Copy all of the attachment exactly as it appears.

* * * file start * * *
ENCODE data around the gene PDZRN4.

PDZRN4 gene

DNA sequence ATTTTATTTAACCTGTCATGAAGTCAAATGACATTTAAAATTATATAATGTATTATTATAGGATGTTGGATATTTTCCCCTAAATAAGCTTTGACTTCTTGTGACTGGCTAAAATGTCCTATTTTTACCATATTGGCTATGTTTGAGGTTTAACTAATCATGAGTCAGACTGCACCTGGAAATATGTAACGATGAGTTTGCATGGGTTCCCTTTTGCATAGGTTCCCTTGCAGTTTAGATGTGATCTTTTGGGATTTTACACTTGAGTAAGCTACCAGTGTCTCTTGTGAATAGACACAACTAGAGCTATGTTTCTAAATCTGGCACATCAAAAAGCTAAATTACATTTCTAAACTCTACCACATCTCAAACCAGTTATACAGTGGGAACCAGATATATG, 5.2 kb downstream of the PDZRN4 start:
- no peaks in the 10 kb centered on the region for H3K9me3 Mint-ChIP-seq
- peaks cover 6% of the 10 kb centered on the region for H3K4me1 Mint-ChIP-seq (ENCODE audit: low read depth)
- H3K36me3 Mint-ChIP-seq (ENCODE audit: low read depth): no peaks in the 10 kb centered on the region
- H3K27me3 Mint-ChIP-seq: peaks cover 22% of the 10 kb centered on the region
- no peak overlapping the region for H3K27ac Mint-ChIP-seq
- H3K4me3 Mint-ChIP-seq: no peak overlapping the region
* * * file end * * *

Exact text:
ENCODE data around the gene PDZRN4.

PDZRN4 gene

DNA sequence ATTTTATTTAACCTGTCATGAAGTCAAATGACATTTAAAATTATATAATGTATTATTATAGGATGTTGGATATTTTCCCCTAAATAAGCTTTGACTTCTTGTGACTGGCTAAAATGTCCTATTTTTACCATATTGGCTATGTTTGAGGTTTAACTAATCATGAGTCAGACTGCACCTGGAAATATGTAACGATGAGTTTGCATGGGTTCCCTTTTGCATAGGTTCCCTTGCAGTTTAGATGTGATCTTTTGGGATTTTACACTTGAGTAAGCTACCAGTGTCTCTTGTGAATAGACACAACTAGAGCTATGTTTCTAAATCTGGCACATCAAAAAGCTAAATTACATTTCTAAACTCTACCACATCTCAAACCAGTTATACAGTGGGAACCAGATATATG, 5.2 kb downstream of the PDZRN4 start:
- no peaks in the 10 kb centered on the region for H3K9me3 Mint-ChIP-seq
- peaks cover 6% of the 10 kb centered on the region for H3K4me1 Mint-ChIP-seq (ENCODE audit: low read depth)
- H3K36me3 Mint-ChIP-seq (ENCODE audit: low read depth): no peaks in the 10 kb centered on the region
- H3K27me3 Mint-ChIP-seq: peaks cover 22% of the 10 kb centered on the region
- no peak overlapping the region for H3K27ac Mint-ChIP-seq
- H3K4me3 Mint-ChIP-seq: no peak overlapping the region